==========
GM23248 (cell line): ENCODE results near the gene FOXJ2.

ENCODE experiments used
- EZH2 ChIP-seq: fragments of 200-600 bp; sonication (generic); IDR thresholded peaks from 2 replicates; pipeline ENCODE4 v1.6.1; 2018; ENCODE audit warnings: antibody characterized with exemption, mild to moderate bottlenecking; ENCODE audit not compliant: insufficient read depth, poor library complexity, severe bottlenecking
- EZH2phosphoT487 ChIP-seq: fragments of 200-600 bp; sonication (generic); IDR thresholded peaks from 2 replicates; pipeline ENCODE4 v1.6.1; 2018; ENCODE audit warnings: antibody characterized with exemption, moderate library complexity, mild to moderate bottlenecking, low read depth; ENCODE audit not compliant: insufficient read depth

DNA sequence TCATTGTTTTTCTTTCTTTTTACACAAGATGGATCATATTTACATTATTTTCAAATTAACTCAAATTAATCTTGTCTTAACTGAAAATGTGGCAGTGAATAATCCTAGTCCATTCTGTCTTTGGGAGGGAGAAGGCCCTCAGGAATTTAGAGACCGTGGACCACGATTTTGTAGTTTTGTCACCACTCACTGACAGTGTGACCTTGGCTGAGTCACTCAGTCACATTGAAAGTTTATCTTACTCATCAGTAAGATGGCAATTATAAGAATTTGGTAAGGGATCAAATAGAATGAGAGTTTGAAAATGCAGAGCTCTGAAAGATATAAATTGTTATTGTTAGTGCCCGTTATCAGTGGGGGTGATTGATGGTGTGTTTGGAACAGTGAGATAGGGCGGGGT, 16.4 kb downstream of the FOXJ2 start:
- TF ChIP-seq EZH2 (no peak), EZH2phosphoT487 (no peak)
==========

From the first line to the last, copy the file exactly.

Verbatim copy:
GM23248 (cell line): ENCODE results near the gene FOXJ2.

ENCODE experiments used
- EZH2 ChIP-seq: fragments of 200-600 bp; sonication (generic); IDR thresholded peaks from 2 replicates; pipeline ENCODE4 v1.6.1; 2018; ENCODE audit warnings: antibody characterized with exemption, mild to moderate bottlenecking; ENCODE audit not compliant: insufficient read depth, poor library complexity, severe bottlenecking
- EZH2phosphoT487 ChIP-seq: fragments of 200-600 bp; sonication (generic); IDR thresholded peaks from 2 replicates; pipeline ENCODE4 v1.6.1; 2018; ENCODE audit warnings: antibody characterized with exemption, moderate library complexity, mild to moderate bottlenecking, low read depth; ENCODE audit not compliant: insufficient read depth

DNA sequence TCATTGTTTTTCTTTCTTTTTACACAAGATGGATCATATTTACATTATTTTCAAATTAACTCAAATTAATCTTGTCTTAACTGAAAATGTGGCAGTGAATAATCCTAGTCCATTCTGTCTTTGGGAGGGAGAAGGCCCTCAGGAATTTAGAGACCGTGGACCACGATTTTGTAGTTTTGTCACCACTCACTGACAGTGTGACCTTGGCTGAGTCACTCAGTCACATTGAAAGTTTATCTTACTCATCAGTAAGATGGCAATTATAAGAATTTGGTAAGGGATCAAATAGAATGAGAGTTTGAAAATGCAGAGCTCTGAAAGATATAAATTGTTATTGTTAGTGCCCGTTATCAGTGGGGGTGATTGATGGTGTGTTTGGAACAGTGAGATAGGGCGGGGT, 16.4 kb downstream of the FOXJ2 start:
- TF ChIP-seq EZH2 (no peak), EZH2phosphoT487 (no peak)